4. Our world needs men and women who courageously and publicly oppose the countless violations of rights which unfortunately continue to demean individuals and humanity. For their part, jurists are called - and this is one of the tasks of the International Union of Catholic Jurists - to denounce all situations where the dignity of the person is not recognized, or situations which, although apparently acting in his defence, in fact deeply offend him. Too frequently today, the legal status of the fundamental rights to freedom of thought and freedom of worship are not recognized; in many parts of the world, even on our doorstep, the rights of women and children are unjustifiably demeaned. One increasingly notes cases in which the legislator and the magistrate lose their awareness of the specific juridical and social status of the family, and show their readiness to give equal legal status to other forms of cohabitation, creating great confusion in the area of conjugal, family and social relations, and denying in a certain way the value of the specific commitment of a man and a woman and the basic social value of this commitment. For many of our contemporaries, the right to life, a primordial and absolute right which does not depend on positive law but on the natural right and dignity of every human being, is unrecognized or undervalued, as though it were a question of a disposable and non-essential right; it is enough to think of the legal recognition of abortion, which kills a frail unborn human being in the name of the decisional autonomy of the stronger over the weaker; of the insistence with which some people today seek recognition of a suppposed right to euthanasia, a right to life and death for themselves or for others. There are even cases in which the magistrate and the legislator take decisions independently of any moral value, as if positive law could serve as its own foundation and prescind from transcendent values. There are many risks inherent in a law detached from anthropological and moral foundations, because it subjects decisions to the mere whim of the individuals who enact it and ignores the notable dignity of others.
For the legal world, it is important to take a hermeneutical approach and constantly to recall the foundations of law to the minds and consciences of all, legislators, magistrates and ordinary citizens, for what is at stake is not only the good of this or that individual or community, but the common good which surpasses the sum of individual goods.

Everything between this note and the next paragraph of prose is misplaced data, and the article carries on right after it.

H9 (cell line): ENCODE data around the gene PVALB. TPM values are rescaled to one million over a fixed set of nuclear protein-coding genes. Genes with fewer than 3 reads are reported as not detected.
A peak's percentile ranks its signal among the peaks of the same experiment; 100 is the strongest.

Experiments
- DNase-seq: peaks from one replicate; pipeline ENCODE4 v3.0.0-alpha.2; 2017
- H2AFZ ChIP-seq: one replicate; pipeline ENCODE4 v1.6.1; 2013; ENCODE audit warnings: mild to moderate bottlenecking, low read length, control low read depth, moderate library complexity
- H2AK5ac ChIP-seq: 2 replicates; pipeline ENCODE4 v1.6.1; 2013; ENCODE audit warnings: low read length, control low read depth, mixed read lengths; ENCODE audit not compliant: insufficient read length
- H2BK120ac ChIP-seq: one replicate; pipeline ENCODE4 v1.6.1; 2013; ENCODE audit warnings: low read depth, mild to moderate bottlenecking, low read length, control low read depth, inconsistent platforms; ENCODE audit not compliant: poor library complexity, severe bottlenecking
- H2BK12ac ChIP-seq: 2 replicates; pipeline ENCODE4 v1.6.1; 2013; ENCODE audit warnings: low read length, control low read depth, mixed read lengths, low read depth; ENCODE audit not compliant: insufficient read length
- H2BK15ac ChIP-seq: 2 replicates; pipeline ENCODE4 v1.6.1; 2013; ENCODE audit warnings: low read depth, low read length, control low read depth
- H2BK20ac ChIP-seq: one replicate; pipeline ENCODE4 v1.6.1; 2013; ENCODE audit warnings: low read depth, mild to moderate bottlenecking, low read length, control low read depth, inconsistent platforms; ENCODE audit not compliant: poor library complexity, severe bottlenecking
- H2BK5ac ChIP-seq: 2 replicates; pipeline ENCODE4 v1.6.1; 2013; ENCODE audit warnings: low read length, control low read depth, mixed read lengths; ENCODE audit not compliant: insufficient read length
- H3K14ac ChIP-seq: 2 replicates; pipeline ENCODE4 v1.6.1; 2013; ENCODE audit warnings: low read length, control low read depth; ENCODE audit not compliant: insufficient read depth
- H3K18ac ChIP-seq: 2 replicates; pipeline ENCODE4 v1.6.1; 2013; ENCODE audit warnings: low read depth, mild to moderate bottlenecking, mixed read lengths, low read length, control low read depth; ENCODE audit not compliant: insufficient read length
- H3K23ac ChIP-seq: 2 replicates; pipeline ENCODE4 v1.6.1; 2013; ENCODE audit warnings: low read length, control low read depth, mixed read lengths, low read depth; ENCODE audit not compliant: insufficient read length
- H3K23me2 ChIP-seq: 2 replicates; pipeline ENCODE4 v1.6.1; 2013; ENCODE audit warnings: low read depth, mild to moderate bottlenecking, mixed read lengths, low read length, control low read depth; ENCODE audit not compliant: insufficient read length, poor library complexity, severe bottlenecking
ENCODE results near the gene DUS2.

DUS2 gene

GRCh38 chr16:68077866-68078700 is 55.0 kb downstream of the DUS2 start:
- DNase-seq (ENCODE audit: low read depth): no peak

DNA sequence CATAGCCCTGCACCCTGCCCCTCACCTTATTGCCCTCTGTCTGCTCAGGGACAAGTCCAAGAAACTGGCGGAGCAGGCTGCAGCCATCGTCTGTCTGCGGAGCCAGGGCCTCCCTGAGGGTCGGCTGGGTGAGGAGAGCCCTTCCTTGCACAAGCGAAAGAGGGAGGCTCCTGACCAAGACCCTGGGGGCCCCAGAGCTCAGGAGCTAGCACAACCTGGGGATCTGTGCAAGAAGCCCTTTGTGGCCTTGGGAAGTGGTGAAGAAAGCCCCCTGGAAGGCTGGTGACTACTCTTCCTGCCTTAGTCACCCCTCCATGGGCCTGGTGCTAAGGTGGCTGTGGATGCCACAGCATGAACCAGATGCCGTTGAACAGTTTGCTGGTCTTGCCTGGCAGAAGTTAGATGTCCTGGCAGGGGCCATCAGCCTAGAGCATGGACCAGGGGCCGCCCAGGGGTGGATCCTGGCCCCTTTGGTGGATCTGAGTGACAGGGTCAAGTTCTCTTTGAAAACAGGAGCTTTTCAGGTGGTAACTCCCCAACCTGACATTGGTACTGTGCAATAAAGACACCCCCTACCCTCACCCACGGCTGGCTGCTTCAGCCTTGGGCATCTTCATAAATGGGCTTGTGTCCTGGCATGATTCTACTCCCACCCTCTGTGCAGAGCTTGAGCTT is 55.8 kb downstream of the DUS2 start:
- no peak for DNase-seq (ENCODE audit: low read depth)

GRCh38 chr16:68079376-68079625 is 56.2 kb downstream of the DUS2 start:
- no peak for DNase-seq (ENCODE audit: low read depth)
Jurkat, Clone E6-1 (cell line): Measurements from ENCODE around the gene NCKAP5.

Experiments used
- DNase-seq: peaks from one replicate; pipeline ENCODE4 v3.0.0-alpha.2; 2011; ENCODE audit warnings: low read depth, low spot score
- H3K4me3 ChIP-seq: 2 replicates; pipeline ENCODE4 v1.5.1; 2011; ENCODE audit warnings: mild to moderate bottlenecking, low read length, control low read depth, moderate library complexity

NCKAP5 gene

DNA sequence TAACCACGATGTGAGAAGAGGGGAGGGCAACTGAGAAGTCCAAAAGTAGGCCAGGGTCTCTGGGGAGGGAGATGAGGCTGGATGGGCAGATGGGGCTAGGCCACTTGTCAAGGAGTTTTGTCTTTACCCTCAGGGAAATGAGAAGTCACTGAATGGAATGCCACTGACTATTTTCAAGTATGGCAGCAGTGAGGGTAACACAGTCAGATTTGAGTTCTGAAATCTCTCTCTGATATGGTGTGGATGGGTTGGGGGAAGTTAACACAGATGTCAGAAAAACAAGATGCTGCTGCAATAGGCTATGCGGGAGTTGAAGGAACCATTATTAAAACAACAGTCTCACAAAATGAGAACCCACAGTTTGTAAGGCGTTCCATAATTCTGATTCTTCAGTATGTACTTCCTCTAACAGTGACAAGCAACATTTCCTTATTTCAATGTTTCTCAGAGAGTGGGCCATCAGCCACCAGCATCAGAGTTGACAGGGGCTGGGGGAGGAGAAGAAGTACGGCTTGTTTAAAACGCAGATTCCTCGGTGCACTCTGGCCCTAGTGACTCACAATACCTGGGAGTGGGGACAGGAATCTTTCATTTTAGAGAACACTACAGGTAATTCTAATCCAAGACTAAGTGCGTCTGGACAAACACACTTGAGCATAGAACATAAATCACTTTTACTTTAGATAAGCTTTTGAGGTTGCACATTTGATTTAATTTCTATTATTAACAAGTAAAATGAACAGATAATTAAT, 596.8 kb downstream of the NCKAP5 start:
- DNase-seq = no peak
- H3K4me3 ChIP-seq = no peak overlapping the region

5. The field of action for jurists is therefore vast and, at the same time, filled with pitfalls. For their part, Catholic jurists do not possess a particular form of knowledge: their Catholic identity and the faith that motivates them do not provide them with specific knowledge from which non-Catholics would be excluded. What Catholic jurists and those who share the same faith possess is the awareness that their work, passionately supporting justice, equity and the common good, belongs to the plan of God, who asks all human beings to recognize one another as brothers and sisters, as children of one merciful Father, and who gives them the mission of defending every individual, especially the weakest, and of building a society on earth that conforms to the requirements of the Gospel. The establishment of universal brotherhood certainly cannot be the result of jurists' efforts alone, but their contribution to accomplishing this task is specific and indispensable. It is part of their responsibility and their mission.
It is in this spirit of service to our brethren that you are making your Jubilee pilgrimage. May the Holy Spirit help you in your task! I entrust you to the intercession of the Virgin Mary and St Isidore of Seville, an eminent jurist, as I cordially impart to you my Apostolic Blessing, which I extend to your families and to all the members of your international union.